List of names as written Various modes of spelling Authorities for spelling Situation Description remarks
Supposed Site of the BATTLE OF MONS GRAMPIUS between the Britons under Galgacus and the Romans under Agricola A.D. 84 052 [continued from page 16]
"The Camps discovered in Strathmore, corresponding in every respect with those found in the hither parts of North Britain, already subdued by the Romans, prove beyond the possibility of doubt, that the country to the eastward of the Tay was the scene of Agricola's operations during his seventh campaign". page 84.
Continuing, therefore, in this direction, 14 miles from Meigle will bring us to the Camp at Battledykes, situated between Killymoor and Brechin. From the account formerly given of this work, it appears to be one of the most entire of the kind hitherto discovered, at the same time that the similarity of its figure, and its dimensions, prove indisputably that it held the same army formerly encamped at Ardoch and Grassy Walls. If the circumstances of the situation had in any degree answered to Tacitus's description, particularly if it had been near enough to the Grampian Mountains, the name of Battledykes would have had some weight, and we might have conjectured that this was the camp which the Roman General occupied immediately before the famous battle with Galgacus. But the place is at least 4 miles from the bottom of the mountains, with the large river South Esk intervening; the passage of which, and other incidents that must have attended it, the historian could scarcely have failed to mention, had this been the spot from whence they marched to attack the enemy found on the faces of the opposite mountains. On the other hand, if the Caledonians had been posted on that part of the Grampians immediately behind the Killymoor, called Cothlaw hill, they would then have occupied a position with their right towards Glen Isla, and their left towards Glen Prosen, which would have respectively covered their flanks. In this case, it is true, the Romans in marching from Battledykes to attack them would have had no river to pass, but then they must have had a march of 6 or 7 miles to make before they could have reached the bottom of the mountains; and this great distance will by no means suit that particular circumstance mentioned by Tacitus of leaving the legions drawn up just before the intrenchment;* for then they never could have sustained their auxillaries, had they attacked unsuccessfully or met with any great and unforeseen disaster! Indeed, if the Caledonians had been posted here Agricola would not have marched so far to the eastward as Battledykes ; but from Meigle would probably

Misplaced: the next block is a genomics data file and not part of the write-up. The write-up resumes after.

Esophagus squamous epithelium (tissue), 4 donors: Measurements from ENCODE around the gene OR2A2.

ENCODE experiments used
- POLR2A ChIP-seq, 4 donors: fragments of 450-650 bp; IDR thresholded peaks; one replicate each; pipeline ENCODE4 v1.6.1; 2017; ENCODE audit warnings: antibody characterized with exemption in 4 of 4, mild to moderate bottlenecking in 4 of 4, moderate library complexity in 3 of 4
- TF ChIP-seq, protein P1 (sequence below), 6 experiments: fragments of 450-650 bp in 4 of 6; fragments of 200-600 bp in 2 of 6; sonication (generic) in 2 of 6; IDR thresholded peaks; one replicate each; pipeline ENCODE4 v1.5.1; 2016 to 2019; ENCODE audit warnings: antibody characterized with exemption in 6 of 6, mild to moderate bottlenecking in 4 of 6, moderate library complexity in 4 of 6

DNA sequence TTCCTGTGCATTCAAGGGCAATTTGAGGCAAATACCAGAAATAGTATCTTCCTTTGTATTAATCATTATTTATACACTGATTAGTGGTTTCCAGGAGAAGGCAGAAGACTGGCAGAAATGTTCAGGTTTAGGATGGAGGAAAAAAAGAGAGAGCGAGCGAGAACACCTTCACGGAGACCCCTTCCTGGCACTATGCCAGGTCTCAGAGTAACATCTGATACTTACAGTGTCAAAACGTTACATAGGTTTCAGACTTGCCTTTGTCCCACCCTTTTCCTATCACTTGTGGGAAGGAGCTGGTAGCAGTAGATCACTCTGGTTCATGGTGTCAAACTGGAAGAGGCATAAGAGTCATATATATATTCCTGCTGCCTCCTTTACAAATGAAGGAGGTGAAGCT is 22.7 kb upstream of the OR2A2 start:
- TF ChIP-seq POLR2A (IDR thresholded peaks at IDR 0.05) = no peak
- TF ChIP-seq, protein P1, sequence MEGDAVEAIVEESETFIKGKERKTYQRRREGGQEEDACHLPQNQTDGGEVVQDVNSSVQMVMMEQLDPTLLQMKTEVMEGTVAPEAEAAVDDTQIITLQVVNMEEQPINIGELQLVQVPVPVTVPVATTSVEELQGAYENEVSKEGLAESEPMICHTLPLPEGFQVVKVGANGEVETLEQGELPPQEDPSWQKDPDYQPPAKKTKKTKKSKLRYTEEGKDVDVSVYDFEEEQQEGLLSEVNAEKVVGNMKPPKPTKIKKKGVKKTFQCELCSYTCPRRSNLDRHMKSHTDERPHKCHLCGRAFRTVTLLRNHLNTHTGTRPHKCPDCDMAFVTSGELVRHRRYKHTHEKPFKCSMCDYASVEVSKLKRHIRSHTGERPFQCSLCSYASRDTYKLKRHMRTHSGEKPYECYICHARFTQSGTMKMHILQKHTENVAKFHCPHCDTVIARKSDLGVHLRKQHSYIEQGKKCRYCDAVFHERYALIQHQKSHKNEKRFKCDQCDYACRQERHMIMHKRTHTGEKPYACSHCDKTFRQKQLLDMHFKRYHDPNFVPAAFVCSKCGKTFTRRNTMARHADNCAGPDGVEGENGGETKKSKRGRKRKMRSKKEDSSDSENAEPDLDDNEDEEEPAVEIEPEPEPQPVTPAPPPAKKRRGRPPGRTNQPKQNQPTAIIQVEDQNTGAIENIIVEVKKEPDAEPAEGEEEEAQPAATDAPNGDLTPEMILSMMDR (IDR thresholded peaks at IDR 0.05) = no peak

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Continued entries/extra info

[Page] 16a

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Alison James- Moderator, Brenda Pollock

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